Thursday, January 22, 2009


When I like a particular musician, I tend to immerse myself in their work for a period of time. Not only listening to music, but learning about the individual or group making the music. However, one thing I don’t tend to do is join forums. I was asked about this recently by someone, as I used to spend a lot of time in the early 2000’s on the Psychedelic Furs forum at Burned Down Days.

Enjoying the work of a particular band or individual is a bit like the religious or shamanic experience for me—I don’t really have words for it. I just have the experience. Some people are great at going into expositions about particular albums or songs or performances, but I have a hard time doing that. Sometimes I can relate the work of an artist to a particular experience—an event or a point in time, and I can say that a particular song or album reminds me of that event. Sometimes the song reminds me of an image, or series of images, or a quality (peaceful, disturbing, ecstatic, etc.).Beyond that, I only have the experience. When I’m introduced to a new song or album (new to me, anyway), there is an immediate visceral reaction—or there isn’t. Some songs do grow on you over time even if they didn’t strike you initially. And some songs infect you immediately, until you’re tired of them and have to put them down for awhile. Inevitably you will go back to them.

Back to the religious analogy—it’s often said that one shouldn’t talk too much about religious or spiritual experiences. I feel that way about music. The experience just IS what it is, I don’t really want to dissect it. The experience is crushed by too many words. My extensive participation in BDD had more to do with the people on the message board than the group itself, even though I am a Furs fan. It was more about meeting up, seeing the different (and sometimes opposite) personalities interact, and just enjoying each other’s company. When the board became more about discussing the music critically, I ended up dropping out, or at least dropping back. There was nothing wrong with anyone doing that, and it was appropriate given the forum. I just found I no longer had anything to add.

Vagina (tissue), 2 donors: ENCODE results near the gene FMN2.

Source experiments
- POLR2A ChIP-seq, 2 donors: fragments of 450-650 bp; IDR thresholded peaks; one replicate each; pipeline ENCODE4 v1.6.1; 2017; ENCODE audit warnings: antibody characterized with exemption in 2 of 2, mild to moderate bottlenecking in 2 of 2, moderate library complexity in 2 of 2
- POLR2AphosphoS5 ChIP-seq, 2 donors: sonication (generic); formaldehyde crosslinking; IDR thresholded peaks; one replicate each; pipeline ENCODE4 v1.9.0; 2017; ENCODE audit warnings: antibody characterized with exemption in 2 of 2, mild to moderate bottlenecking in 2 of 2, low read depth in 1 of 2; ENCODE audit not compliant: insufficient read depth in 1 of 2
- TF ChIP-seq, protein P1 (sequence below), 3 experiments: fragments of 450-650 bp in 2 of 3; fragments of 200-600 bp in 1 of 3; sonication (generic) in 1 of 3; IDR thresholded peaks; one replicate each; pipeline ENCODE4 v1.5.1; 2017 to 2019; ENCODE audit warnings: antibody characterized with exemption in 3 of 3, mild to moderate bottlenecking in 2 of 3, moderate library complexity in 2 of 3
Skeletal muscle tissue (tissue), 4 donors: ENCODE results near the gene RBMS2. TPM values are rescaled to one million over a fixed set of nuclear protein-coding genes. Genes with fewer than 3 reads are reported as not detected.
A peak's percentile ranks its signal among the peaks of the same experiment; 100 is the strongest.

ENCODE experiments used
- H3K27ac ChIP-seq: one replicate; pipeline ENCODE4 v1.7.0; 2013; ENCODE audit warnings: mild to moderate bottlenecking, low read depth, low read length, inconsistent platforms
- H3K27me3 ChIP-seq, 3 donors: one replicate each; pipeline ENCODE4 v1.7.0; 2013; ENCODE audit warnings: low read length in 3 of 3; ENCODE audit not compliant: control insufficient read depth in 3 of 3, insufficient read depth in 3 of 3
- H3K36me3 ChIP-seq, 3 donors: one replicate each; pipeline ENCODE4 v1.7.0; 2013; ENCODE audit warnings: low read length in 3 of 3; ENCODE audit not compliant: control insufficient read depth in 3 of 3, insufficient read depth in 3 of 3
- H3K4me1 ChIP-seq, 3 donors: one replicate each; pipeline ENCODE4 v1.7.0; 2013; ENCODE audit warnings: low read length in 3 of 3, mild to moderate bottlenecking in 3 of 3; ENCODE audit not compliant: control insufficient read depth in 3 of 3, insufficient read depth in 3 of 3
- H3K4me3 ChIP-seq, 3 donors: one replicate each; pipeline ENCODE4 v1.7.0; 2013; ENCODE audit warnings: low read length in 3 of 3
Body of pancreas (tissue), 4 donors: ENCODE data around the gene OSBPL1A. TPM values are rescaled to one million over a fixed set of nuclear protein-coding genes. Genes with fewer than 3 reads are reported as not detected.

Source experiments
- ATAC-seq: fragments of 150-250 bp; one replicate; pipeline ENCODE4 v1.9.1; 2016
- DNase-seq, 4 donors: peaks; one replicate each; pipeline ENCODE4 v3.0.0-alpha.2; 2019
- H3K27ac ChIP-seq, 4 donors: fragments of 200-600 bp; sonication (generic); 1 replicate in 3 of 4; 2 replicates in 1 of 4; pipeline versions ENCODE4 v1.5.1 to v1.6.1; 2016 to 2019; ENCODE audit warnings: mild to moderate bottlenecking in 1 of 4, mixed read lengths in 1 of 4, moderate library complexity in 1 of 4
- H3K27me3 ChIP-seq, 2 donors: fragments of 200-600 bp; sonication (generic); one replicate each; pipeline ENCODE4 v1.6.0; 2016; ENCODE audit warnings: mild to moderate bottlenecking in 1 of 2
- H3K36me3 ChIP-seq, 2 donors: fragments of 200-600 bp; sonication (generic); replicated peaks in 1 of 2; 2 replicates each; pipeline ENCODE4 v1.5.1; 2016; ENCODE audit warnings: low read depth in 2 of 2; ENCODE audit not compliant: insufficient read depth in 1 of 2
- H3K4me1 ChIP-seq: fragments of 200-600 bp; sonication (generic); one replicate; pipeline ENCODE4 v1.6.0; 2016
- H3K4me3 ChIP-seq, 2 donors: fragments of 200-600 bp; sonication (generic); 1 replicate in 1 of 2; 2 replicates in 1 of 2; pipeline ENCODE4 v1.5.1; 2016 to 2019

I reflect on this and find it odd in another way. I am a taxonomer by profession—Tech Services librarians are about describing and classifying. When I’m faced with a chaotic or irrational situation, I deal with it by seeking information—to do that, I have to classify it somehow, give it some kind of label, some means of sorting through it, even if that proves to be ultimately inadequate. It’s a means of regaining control at base—when we feel like we have no control of our lives, we employ tactics to protect ourselves, to feel like we have a grip again.

If I’ve learned anything through the years of spiritual experiences that I’ve had, it’s that I have little control over my life. I’m not suggesting that some external being is pulling puppet strings. Life just does not happen in a neat, orderly, planned fashion. All of the major religions talk about the idea of “surrender”. Surrender is not about giving up. It’s about recognizing that you don’t have control, and being comfortable with that. Most of us don’t surrender; however, in the moments that we do, there is an unbelievable freedom in not having to understand the what, or why, or how. It just is what it is. That is the crux of the mystical experience. The mind becomes unnecessary. The Buddhist idea of “unlearning” suddenly makes sense.

Music is like that experience. Music that is really moving is like a fountain—experiencing the piece inspires you to create, and hence more creations spring out of the same source, whether that is recognized or not. It is the same with art and literature. Hearing something, or seeing something that inspires you to create something of your own—not necessarily the same type of thing—is like an endless stream or fountain. That’s just magnificent. Too magnificent for words.

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